15% global minimum tax - Rules published by OECD
The OECD has published detailed rules to assist in the implementation of reform to the international tax system, which will see multinationals will be subject to a minimum 15% tax rate from 2023
The Pillar Two model rules provide governments a precise template for taking forward the two-pillar solution to address the tax challenges arising from digitalisation and globalisation of the economy agreed in October 2021 by 137 countries and jurisdictions under the OECD/G20 Inclusive Framework on BEPS.
The rules define the scope and set out the mechanism for the so-called Global Anti-Base Erosion (GloBE) rules under Pillar Two, which will introduce a global minimum corporate tax rate set at 15%. The minimum tax will apply to multinationals with revenue above €750m (£640m) in at least two out of the last four years. The revenue threshold is broadly similar to that used for country by country reporting (CbCR purposes), and is estimated to cover over 90% of the global corporate income tax base.
There will be a de minimis exclusion for operations in a jurisdiction that are below €1m in income and €10m in revenues.
The global tax rate is estimated to generate around $150bn (£113bn) in additional global tax revenues annually. This includes not only the revenues expected from the application of the rules themselves, but also additional corporate income tax revenues expected from the resulting reduction in profit shifting activity as a consequence of introducing the rules.
The GloBE rules provide for a co-ordinated system of taxation intended to ensure large multinational groups pay this minimum level of tax on income arising in each of the jurisdictions in which they operate.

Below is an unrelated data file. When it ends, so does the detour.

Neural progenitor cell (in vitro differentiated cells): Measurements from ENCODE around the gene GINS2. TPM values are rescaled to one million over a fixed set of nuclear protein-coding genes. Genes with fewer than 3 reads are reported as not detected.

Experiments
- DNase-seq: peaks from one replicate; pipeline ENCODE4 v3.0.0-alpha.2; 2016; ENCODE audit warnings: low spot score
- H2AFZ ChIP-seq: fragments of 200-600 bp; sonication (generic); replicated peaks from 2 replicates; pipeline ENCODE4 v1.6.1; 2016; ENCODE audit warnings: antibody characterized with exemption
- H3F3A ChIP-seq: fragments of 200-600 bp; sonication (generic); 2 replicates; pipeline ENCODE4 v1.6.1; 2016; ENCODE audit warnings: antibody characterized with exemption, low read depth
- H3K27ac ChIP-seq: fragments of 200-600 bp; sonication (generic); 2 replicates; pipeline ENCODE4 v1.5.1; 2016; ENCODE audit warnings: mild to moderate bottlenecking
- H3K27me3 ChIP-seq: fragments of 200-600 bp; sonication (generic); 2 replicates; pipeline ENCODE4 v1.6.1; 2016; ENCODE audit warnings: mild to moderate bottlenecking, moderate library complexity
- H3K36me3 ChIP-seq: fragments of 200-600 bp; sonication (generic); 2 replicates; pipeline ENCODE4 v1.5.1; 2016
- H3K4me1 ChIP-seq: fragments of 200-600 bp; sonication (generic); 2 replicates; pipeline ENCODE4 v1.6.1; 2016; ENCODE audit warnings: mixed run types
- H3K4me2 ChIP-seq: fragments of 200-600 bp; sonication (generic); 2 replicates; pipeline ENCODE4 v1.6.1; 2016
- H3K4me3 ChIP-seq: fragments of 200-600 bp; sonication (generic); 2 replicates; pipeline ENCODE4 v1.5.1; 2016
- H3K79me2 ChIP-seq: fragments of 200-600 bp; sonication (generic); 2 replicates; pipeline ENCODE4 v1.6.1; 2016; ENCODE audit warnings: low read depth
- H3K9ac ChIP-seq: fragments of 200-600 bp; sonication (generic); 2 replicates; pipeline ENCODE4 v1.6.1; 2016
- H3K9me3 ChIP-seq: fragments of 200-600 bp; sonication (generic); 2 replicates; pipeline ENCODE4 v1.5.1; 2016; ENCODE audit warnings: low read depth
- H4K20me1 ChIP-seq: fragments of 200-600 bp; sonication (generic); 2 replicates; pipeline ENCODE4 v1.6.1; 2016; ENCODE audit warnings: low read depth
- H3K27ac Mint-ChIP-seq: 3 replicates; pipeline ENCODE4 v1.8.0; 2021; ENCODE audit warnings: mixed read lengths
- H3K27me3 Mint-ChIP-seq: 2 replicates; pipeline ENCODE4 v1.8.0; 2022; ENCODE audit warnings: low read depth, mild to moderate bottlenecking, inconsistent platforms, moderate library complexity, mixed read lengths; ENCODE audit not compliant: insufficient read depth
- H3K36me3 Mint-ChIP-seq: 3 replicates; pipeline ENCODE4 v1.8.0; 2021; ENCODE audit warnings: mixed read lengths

The rules create a ‘top-up tax’ to be applied on profits in any jurisdiction whenever the effective tax rate, determined on a jurisdictional basis, is below the minimum 15% rate.
The new Pillar Two model rules will assist countries to bring the GloBE rules into domestic legislation in 2022. They provide for a co-ordinated system of interlocking rules that:
- define the multinational within the scope of the minimum tax;
- set out a mechanism for calculating a multinational’s effective tax rate on a jurisdictional basis, and for determining the amount of top-up tax payable under the rules; and
- impose the top-up tax on a member of the multinational group in accordance with an agreed rule order.
The Pillar Two model rules also address the treatment of acquisitions and disposals of group members and include specific rules to deal with particular holding structures and tax neutrality regimes. Finally, the rules address administrative aspects, including information filing requirements, and provide for transitional rules for multinational that become subject to the global minimum tax.
‘The model rules are a significant building-block in the development of a two-pillar solution, converting the foundations of a political agreement reached in October into enforceable rules,’ said Pascal Saint-Amans, director of the OECD Centre for Tax Policy and Administration.
‘The fact that Inclusive Framework members have managed to reach a consensus on this detailed and comprehensive set of technical rules demonstrates their commitment to a co-ordinated solution to addressing the challenges raised by an increasingly digitalised and globalised economy.’
In early 2022, the OECD will release the commentary relating to the model rules and address co-existence with the US Global Intangible Low-Taxed Income (GILTI) rules. This will be followed by the development of an implementation framework focused on administrative, compliance and co-ordination issues relating to Pillar Two. The Inclusive Framework is also developing the model provision for a Subject to Tax Rule, together with a multilateral instrument for its implementation, to be released in the early part of 2022.
A public consultation event on the implementation framework will be held in February and on the Subject to Tax Rule in March.
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